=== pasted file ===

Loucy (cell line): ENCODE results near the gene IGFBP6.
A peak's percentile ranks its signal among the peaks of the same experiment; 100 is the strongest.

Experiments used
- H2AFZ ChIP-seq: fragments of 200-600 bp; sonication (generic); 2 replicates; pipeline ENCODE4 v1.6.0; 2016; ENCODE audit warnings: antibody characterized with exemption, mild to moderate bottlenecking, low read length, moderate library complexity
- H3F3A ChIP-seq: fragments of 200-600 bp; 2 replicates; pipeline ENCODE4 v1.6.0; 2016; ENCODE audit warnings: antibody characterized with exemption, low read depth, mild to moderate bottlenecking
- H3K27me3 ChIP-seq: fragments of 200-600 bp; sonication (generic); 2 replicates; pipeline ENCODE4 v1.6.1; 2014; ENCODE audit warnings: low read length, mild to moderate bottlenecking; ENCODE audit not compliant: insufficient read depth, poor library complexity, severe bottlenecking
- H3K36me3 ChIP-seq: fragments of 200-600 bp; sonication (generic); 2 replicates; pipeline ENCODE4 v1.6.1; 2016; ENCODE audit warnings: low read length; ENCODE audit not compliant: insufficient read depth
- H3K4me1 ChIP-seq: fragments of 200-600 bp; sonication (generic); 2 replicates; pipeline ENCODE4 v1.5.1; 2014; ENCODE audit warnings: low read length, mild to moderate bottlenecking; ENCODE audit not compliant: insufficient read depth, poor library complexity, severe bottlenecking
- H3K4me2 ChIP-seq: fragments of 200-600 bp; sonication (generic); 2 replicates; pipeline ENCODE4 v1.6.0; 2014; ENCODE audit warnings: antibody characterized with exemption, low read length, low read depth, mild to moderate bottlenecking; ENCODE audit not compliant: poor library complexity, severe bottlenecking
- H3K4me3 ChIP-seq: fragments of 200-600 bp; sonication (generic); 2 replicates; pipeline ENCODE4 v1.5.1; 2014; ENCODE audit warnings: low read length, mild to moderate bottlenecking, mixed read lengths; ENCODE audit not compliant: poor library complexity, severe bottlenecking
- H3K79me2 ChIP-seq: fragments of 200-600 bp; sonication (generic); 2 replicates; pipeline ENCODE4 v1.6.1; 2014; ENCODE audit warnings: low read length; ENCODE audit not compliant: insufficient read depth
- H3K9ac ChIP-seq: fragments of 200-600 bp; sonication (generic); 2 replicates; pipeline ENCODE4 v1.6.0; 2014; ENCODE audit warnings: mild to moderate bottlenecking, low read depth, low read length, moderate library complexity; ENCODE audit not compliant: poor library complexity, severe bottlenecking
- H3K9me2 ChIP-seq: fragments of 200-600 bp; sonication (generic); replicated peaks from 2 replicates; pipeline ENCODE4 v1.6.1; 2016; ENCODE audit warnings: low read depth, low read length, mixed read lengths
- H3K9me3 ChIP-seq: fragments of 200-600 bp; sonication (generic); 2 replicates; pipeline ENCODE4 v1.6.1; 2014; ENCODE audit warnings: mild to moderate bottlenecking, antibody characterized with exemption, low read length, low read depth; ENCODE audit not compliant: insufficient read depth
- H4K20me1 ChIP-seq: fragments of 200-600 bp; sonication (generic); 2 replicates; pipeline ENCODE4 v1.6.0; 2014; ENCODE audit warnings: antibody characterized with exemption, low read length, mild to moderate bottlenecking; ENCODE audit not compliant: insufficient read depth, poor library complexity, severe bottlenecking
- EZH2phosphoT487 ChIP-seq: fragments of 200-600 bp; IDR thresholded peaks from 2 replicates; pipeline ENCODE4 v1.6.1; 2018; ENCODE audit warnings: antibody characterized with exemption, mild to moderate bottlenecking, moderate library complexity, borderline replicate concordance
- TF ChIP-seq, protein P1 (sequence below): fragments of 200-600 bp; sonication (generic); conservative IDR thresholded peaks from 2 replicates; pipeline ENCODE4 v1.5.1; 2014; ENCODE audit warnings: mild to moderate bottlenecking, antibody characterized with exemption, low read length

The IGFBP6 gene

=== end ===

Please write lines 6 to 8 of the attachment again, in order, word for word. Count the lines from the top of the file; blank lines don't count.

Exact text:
- H3K27me3 ChIP-seq: fragments of 200-600 bp; sonication (generic); 2 replicates; pipeline ENCODE4 v1.6.1; 2014; ENCODE audit warnings: low read length, mild to moderate bottlenecking; ENCODE audit not compliant: insufficient read depth, poor library complexity, severe bottlenecking
- H3K36me3 ChIP-seq: fragments of 200-600 bp; sonication (generic); 2 replicates; pipeline ENCODE4 v1.6.1; 2016; ENCODE audit warnings: low read length; ENCODE audit not compliant: insufficient read depth
- H3K4me1 ChIP-seq: fragments of 200-600 bp; sonication (generic); 2 replicates; pipeline ENCODE4 v1.5.1; 2014; ENCODE audit warnings: low read length, mild to moderate bottlenecking; ENCODE audit not compliant: insufficient read depth, poor library complexity, severe bottlenecking